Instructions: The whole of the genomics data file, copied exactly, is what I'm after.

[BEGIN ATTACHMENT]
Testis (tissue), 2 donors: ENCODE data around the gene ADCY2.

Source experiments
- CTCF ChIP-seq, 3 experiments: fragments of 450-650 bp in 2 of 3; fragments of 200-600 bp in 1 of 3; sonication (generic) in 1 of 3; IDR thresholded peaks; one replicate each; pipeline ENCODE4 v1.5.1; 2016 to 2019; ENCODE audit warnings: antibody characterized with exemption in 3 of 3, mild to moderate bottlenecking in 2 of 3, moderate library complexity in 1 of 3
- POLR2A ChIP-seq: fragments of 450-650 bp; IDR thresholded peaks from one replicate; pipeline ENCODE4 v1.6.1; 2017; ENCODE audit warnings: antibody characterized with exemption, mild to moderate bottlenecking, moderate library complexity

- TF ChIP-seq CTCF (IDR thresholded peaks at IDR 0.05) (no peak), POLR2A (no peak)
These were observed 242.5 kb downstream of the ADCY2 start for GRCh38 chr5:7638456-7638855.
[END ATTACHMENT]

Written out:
Testis (tissue), 2 donors: ENCODE data around the gene ADCY2.

Source experiments
- CTCF ChIP-seq, 3 experiments: fragments of 450-650 bp in 2 of 3; fragments of 200-600 bp in 1 of 3; sonication (generic) in 1 of 3; IDR thresholded peaks; one replicate each; pipeline ENCODE4 v1.5.1; 2016 to 2019; ENCODE audit warnings: antibody characterized with exemption in 3 of 3, mild to moderate bottlenecking in 2 of 3, moderate library complexity in 1 of 3
- POLR2A ChIP-seq: fragments of 450-650 bp; IDR thresholded peaks from one replicate; pipeline ENCODE4 v1.6.1; 2017; ENCODE audit warnings: antibody characterized with exemption, mild to moderate bottlenecking, moderate library complexity

- TF ChIP-seq CTCF (IDR thresholded peaks at IDR 0.05) (no peak), POLR2A (no peak)
These were observed 242.5 kb downstream of the ADCY2 start for GRCh38 chr5:7638456-7638855.